Psalms 90; 149, Isaiah 8:1-15, 2 Thessalonians 3:6-18, Luke 22:31-38
As the second week of advent draws to a close, let’s reflect on its traditional theme of love. We throw the word “love” around a lot, and muddy its meaning in the process. A single word describes a range of feelings, actions and attitudes. “I love pizza.” “I love God.” “I love Blazing Saddles.” “I love making love.” More sophisticated users of language may choose different words to better express nuance, but for us common folk, love is love is love.
If you reflect on different types of love – romantic, divine, fraternal, charitable – what questions does it raise for you? Over time, how have your own experiences and studies changed your working definition of love? Do you experience love primarily as a feeling, an attitude, an action, some combination of the three, or something else entirely?
If we actively engage the world, our understanding of love evolves endlessly. Take marriage, for example. The intensity of feeling of a new love can’t sustain twenty, forty, or sixty years of marriage; as time passes, the landscape of the relationship changes. Self-help books that teach us our relationship will flounder unless we hold onto or rekindle that early passion have it all wrong. Stubborn insistence that love must look and feel the same five, ten, or thirty years down the road is deadly to a marriage. Movies, television, and books tell us a relationship that loses its youthful character is somehow lacking, but the opposite is often true: just as mature people gain depth, gravity, and patience … so do mature relationships.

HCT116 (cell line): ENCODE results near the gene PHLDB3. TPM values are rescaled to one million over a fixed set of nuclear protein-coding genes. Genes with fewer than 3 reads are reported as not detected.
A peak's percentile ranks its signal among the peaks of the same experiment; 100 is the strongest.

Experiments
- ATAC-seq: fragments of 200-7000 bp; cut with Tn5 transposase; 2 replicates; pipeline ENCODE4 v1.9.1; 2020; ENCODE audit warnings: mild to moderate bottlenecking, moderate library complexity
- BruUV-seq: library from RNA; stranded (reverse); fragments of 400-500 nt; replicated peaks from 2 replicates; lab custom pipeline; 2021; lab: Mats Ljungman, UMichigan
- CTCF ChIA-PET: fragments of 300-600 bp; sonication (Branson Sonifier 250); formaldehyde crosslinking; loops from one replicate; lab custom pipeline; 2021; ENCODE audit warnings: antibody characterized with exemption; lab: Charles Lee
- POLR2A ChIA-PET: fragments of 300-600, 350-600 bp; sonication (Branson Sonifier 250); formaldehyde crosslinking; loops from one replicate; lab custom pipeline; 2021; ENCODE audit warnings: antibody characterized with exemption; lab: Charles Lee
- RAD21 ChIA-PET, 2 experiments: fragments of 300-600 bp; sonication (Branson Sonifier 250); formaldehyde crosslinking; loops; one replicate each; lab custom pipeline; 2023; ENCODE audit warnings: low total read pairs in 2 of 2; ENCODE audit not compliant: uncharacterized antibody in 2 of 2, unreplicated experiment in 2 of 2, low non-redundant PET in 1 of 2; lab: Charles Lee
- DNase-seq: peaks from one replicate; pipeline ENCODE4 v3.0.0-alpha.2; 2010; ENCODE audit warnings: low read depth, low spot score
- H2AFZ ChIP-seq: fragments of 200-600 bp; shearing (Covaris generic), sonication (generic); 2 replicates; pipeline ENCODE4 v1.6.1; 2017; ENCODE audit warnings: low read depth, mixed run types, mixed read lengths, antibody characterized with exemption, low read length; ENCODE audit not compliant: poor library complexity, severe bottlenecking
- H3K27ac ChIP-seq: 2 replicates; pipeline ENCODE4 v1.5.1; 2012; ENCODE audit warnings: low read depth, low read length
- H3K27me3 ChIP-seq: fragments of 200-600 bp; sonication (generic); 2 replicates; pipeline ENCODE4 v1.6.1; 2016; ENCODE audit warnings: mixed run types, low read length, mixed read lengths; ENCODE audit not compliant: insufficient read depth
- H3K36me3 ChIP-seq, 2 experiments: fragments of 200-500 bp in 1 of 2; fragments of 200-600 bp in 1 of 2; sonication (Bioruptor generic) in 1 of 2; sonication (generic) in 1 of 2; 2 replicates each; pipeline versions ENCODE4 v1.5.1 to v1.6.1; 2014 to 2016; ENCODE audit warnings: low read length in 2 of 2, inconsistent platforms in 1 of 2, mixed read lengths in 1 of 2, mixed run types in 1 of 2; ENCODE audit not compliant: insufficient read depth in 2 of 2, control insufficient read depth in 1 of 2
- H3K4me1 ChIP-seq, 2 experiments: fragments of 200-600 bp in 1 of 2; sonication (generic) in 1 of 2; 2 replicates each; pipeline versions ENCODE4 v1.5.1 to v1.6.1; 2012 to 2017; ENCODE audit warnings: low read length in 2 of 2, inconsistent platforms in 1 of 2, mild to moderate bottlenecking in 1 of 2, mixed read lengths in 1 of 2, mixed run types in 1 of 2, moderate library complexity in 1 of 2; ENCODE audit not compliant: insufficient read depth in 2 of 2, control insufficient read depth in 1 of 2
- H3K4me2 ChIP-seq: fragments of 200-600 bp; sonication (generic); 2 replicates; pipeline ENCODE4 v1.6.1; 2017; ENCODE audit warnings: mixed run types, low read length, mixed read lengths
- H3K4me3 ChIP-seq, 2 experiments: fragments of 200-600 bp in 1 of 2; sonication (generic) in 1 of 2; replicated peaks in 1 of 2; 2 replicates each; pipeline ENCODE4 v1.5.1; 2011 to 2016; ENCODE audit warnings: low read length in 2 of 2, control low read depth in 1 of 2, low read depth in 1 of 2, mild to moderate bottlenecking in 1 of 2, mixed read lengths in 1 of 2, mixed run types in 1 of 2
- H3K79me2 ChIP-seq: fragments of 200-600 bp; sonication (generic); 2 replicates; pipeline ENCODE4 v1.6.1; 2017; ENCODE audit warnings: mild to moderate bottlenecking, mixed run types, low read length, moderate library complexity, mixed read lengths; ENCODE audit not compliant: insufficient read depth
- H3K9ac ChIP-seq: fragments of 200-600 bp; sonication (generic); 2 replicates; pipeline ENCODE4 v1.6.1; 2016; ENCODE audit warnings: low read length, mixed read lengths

Our love for God and people must be allowed to follow a similar path if it is to mature. Sometimes we need to let go of what we think love is before we can reach that next level of depth. That can be scary, or feel like a loss, especially if the letting go is forced on us. At the close of this second week of Advent, can we commit to bravely exploring a deeper understanding of love over the coming year? We might find God in the most surprising places!
Comfort: Love matures as you do.
Challenge: Try using words other than “love” – such as like, adore, admire, or enjoy – in your daily conversations.
Prayer: God of love, teach me to love. Amen.
Discussion: How has your understanding of love – romantic or otherwise – changed over time?
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